Understanding the Abstract, With Paintings by Ian Rayer-Smith

Abstract art is often a misunderstood concept and, at times, it can be difficult to analyse successfully. Despite sometimes sharing similar visual elements, abstraction is undoubtedly diverse in its intent. Abstract art is defined by Tate as ‘art that does not attempt to represent an accurate depiction of a visual reality’. Shapes, colours, forms and gestural marks are used to create a visual language that is often unique to an artist; whether that is visually or conceptually. 


Ian Rayer-Smith is a shining example of an artist that utilises abstraction, due to his lack of interest in painting something that already exists. Instead, paint is used to explore new forms that carry emotional weight. The use of images, within his practice, are purely used as a reference point and therefore, these images are not replicated. By layering contemporary culture with his own personal experiences, the artist creates paintings that pose a series of questions. There is no definite statement, or even a narrative, being pushed to the forefront. 


Ian Rayer-Smith, Staccato, 2018. Acrylic on Wooden Panel, 45 x 45cm.

In terms of his influences, the artist is fascinated by mark making techniques used by Abstract Expressionists. His use of composition, light and movement refer back to techniques applied in the Renaissance. At times the artist incorporates a traditional colour palette, adding a classical feel to his abstractions. This can be seen in his small scale body of work titled ‘Signals’ and, more specifically, in the piece ‘Staccato’.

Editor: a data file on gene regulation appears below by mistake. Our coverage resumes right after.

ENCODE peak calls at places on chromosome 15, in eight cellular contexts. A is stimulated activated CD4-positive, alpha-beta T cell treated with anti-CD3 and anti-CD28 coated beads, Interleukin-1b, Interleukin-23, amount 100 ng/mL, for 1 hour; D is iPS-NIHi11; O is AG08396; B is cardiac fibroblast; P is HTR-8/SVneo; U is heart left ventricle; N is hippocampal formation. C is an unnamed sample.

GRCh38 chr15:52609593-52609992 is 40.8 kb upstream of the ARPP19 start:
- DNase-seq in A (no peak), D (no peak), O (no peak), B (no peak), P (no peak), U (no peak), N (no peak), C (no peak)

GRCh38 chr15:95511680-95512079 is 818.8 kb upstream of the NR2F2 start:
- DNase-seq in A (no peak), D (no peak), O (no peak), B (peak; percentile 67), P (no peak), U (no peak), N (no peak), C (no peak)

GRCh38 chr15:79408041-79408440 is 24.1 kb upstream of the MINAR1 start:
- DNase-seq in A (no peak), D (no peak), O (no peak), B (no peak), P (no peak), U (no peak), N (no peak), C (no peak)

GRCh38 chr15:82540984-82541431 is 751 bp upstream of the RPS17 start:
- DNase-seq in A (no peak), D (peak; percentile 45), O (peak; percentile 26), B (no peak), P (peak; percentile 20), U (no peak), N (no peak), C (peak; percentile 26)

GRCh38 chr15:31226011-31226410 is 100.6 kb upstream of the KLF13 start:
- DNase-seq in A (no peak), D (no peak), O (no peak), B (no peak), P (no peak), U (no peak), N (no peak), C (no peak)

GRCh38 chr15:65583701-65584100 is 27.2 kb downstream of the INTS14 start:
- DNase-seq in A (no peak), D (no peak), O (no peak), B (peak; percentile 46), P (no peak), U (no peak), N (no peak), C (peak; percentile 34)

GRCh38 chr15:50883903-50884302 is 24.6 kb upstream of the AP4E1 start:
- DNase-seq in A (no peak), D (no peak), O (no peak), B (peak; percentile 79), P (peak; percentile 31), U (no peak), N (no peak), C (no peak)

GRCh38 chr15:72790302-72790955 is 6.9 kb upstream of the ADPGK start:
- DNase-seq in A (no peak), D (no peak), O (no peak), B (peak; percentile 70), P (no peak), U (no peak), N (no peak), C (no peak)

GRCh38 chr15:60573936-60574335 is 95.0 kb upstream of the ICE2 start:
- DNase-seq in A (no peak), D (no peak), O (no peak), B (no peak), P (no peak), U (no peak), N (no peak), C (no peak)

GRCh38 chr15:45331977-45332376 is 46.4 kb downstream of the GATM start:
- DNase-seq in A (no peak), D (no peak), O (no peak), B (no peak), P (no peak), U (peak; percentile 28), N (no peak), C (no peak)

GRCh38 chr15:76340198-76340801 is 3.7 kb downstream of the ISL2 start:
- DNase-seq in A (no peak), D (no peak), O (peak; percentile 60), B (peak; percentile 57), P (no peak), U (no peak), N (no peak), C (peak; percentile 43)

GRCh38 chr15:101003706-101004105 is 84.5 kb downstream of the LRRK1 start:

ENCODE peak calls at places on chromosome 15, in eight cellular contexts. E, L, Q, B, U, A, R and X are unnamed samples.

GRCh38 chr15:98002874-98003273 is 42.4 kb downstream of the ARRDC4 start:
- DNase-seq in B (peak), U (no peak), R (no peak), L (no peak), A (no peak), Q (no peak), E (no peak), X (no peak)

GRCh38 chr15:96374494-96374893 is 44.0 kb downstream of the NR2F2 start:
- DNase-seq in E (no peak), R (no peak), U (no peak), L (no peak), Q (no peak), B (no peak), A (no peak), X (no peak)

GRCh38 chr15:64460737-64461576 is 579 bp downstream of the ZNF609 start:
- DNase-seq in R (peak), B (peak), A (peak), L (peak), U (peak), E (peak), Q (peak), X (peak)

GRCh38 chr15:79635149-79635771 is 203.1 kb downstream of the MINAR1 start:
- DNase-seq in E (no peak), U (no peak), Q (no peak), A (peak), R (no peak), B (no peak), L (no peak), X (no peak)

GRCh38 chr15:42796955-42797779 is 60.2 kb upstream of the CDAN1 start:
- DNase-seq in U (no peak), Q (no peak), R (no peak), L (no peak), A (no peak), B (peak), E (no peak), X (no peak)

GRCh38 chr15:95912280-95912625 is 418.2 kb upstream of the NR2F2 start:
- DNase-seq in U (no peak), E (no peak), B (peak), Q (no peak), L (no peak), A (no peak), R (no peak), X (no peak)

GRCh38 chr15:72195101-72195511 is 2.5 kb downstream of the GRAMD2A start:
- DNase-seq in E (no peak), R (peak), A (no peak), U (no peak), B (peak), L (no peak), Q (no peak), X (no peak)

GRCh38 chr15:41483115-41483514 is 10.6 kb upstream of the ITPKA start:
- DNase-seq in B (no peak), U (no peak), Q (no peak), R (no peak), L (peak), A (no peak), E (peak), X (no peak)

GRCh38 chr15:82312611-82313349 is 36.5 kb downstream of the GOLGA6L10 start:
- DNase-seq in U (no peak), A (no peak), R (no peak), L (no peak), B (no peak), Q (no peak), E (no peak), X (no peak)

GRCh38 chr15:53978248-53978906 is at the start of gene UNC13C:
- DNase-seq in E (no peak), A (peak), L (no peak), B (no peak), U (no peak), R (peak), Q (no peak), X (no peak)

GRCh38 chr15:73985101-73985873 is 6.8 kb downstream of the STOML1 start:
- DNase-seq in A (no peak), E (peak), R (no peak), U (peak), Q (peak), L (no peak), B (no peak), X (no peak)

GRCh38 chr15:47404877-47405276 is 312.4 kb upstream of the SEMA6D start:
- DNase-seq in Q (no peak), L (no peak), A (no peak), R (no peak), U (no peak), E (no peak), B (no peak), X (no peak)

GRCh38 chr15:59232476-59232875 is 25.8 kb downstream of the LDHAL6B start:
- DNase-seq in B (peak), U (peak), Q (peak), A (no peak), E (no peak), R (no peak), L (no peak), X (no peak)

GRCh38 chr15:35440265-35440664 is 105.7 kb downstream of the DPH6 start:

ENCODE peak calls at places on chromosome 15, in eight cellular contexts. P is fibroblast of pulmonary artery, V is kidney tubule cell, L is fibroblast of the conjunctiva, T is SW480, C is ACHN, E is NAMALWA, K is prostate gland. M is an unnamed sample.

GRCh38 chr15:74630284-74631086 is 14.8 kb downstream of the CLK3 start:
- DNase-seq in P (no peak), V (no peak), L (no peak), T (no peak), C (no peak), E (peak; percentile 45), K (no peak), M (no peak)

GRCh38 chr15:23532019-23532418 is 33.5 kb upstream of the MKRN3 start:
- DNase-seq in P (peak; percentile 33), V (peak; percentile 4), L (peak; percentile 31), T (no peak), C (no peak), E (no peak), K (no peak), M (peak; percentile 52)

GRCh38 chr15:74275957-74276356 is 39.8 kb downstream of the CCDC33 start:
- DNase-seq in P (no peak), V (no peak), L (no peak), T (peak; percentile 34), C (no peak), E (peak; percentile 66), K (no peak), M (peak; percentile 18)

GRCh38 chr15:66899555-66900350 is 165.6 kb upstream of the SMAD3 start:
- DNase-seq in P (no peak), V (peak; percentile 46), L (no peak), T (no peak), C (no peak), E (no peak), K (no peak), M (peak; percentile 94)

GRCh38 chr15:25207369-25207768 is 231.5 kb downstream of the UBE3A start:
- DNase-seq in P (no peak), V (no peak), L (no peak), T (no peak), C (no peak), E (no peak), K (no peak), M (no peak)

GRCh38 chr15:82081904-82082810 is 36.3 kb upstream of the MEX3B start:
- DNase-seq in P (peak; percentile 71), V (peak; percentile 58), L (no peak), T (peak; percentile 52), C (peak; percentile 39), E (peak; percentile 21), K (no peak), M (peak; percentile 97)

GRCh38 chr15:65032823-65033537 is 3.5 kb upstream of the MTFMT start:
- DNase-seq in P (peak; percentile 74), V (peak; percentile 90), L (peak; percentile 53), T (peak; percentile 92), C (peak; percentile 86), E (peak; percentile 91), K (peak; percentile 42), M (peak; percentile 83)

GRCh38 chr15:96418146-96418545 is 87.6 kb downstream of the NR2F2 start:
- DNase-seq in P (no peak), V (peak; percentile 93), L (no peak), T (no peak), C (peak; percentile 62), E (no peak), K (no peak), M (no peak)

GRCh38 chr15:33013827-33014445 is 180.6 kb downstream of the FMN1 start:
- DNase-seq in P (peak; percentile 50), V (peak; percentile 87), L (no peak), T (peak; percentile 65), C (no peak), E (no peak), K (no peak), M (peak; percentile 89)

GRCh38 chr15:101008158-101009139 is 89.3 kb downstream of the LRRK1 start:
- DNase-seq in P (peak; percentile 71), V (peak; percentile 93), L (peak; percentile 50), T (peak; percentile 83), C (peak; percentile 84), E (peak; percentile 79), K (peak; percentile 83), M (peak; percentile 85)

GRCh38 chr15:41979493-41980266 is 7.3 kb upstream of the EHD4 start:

Rembrandt, The Storm of the Sea of Galilee, 1633. Oil on Canvas, 160 x 128cm.

When looking at its colour and composition, ‘Staccato’ appears to bare resemblance to ‘The Storm of the Sea of Galilee’ by Rembrandt. As Rembrandt’s only seascape painting, it depicts the Biblical story of Jesus calming the storm on the sea of Galilee. Undoubtedly chaotic and atmospheric, the movement found within Rembrandt’s Marine painting can easily be translated into gestural marks and abstracted forms; techniques which are believed to be used in Ian Rayer-Smith’s ‘Staccato’.


Despite the thought of a possible connection, the use of a reference picture by Ian Rayer-Smith is unknown. This effect is undoubtedly comparable to the Rorschach test, in the sense that the audience will make their own interpretations of the work. This further amplifies the artist’s goal of creating paintings that pose a series of questions. The lack of narrative is freeing; encouraging the viewer to engage with not only their mind, but also with their emotions. 

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